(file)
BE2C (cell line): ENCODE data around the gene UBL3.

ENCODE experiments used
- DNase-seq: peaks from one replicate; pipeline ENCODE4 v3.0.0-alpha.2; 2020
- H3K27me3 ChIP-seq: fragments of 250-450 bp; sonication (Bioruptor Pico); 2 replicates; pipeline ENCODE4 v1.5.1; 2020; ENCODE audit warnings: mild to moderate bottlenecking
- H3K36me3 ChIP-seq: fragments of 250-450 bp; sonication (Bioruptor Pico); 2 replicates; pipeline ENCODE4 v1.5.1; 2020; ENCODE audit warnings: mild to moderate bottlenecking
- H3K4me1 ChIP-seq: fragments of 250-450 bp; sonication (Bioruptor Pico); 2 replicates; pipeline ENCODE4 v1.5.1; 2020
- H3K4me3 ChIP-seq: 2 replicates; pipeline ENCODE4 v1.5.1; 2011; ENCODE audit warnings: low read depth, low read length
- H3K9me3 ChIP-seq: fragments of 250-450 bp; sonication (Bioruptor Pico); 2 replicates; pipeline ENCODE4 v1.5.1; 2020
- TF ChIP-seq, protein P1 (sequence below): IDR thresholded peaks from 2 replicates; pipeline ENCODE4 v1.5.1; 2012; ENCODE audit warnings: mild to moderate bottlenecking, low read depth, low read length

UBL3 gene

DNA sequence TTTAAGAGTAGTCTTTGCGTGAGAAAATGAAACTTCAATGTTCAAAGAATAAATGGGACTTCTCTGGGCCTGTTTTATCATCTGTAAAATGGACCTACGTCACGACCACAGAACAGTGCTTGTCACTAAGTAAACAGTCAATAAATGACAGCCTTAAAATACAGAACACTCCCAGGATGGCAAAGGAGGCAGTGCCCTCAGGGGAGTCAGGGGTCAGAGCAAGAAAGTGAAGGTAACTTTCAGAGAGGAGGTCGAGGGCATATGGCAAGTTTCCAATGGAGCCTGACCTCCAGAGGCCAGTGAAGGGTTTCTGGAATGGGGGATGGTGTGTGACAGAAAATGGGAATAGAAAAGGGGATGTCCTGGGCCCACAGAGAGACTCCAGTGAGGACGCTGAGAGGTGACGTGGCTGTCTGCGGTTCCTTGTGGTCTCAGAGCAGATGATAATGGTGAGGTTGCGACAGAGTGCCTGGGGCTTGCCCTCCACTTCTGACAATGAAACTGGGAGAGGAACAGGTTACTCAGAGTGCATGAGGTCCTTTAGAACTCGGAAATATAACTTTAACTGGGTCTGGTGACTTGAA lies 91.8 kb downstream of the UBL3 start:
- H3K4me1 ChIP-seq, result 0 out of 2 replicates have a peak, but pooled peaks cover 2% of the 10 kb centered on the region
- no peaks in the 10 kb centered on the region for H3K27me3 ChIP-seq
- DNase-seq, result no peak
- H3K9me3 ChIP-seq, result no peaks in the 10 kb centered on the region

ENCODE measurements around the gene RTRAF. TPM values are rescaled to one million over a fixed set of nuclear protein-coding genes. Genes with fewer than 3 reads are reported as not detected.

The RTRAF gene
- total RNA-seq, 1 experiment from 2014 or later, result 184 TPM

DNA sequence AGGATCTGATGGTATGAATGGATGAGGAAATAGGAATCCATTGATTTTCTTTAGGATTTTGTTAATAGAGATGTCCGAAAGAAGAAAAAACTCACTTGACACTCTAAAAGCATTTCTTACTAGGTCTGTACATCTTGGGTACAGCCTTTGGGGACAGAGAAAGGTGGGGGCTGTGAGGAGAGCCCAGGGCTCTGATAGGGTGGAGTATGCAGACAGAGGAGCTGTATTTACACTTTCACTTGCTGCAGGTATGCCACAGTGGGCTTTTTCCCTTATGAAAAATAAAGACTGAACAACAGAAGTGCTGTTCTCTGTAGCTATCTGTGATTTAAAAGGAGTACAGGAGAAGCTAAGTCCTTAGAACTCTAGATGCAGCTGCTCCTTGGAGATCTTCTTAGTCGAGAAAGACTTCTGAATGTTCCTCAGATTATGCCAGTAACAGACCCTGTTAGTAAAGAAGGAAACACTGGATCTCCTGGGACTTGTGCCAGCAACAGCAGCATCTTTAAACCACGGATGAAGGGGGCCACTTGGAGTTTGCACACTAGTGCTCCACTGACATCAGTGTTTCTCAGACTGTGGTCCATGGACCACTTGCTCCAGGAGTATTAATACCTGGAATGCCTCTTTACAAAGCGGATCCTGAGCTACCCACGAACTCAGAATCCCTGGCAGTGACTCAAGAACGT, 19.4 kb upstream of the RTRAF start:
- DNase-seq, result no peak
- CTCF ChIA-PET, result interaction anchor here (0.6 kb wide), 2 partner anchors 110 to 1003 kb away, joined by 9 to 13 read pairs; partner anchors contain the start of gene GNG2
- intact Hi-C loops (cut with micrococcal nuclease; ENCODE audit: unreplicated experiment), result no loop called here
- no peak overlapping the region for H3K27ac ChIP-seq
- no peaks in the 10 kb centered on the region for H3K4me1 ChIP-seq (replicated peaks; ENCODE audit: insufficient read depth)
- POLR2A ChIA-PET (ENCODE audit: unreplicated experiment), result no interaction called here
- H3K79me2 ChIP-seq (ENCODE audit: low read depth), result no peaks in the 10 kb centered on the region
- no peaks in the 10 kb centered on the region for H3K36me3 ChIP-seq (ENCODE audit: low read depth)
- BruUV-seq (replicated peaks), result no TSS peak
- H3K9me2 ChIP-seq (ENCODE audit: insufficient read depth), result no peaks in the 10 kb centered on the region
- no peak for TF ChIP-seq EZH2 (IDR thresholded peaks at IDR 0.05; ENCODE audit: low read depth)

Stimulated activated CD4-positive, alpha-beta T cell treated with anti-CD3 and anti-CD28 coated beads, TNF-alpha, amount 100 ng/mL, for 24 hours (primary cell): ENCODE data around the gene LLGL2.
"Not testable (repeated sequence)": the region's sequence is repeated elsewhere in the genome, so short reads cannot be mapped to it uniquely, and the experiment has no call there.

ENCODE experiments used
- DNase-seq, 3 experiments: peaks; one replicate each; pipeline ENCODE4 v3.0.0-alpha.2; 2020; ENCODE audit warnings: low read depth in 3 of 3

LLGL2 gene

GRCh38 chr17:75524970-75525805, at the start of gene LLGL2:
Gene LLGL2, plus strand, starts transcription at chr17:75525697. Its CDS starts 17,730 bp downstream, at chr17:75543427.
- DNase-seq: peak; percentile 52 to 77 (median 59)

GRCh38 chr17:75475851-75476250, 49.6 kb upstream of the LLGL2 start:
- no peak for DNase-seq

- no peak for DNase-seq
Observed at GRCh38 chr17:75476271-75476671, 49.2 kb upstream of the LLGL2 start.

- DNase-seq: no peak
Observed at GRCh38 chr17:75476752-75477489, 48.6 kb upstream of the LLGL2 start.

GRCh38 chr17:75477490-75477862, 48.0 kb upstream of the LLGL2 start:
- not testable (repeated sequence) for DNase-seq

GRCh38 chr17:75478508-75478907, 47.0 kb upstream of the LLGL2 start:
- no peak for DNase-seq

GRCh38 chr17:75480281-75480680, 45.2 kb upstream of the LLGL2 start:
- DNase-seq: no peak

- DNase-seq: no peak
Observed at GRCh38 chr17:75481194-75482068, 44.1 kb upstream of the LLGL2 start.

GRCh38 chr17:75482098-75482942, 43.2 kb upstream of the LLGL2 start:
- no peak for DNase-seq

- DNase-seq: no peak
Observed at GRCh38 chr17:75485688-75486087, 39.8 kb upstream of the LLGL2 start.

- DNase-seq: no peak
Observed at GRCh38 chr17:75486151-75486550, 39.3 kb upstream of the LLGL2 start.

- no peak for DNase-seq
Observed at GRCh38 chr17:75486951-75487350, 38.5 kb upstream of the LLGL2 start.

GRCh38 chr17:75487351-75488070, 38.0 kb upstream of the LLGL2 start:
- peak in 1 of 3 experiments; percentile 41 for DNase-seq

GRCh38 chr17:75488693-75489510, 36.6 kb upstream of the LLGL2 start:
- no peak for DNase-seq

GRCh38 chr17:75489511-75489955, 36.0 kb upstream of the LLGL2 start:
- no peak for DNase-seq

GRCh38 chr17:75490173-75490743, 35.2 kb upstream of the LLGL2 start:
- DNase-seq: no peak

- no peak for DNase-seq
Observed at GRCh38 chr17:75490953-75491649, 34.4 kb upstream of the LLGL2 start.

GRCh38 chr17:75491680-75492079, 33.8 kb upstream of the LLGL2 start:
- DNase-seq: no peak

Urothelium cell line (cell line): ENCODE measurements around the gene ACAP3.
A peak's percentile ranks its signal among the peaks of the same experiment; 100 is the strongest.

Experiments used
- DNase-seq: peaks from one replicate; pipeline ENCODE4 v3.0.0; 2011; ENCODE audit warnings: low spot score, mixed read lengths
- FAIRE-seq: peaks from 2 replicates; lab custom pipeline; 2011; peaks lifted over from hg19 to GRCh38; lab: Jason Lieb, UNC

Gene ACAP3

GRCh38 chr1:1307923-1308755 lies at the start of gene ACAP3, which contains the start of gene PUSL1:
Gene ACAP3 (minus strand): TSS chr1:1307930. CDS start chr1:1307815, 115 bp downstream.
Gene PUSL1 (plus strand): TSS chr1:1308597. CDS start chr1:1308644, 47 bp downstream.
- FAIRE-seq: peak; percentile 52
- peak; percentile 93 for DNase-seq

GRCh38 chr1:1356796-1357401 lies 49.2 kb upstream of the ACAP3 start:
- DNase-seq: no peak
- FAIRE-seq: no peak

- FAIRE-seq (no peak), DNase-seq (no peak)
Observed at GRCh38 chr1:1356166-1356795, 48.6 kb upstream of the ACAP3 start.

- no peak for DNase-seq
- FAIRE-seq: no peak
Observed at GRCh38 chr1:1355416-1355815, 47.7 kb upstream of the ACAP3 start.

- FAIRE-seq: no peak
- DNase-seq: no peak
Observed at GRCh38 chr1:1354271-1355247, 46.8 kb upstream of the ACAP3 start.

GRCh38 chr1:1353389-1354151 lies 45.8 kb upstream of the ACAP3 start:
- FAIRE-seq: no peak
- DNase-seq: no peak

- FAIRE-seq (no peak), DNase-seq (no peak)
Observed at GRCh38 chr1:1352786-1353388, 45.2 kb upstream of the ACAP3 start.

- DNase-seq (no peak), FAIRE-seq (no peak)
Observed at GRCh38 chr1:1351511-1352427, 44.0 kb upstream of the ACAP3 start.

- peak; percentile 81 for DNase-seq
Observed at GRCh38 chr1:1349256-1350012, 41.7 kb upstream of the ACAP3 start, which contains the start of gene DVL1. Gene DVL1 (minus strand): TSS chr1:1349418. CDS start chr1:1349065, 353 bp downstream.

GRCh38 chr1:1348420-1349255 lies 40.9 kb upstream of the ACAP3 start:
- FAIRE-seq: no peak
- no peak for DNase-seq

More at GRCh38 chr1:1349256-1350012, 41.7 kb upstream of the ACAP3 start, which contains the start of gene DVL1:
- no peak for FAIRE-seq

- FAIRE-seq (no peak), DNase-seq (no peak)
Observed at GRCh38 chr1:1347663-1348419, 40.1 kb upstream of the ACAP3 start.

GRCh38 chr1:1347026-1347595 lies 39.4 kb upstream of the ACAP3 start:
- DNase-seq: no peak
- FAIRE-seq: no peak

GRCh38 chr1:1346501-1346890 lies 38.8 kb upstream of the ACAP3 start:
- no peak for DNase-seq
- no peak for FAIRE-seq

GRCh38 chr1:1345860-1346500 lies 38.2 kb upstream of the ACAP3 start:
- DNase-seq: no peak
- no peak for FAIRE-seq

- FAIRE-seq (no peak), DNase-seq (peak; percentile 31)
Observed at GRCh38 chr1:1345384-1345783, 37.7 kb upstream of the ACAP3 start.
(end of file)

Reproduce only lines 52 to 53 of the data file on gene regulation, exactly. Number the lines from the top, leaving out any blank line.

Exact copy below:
Observed at GRCh38 chr17:75481194-75482068, 44.1 kb upstream of the LLGL2 start.

GRCh38 chr17:75482098-75482942, 43.2 kb upstream of the LLGL2 start: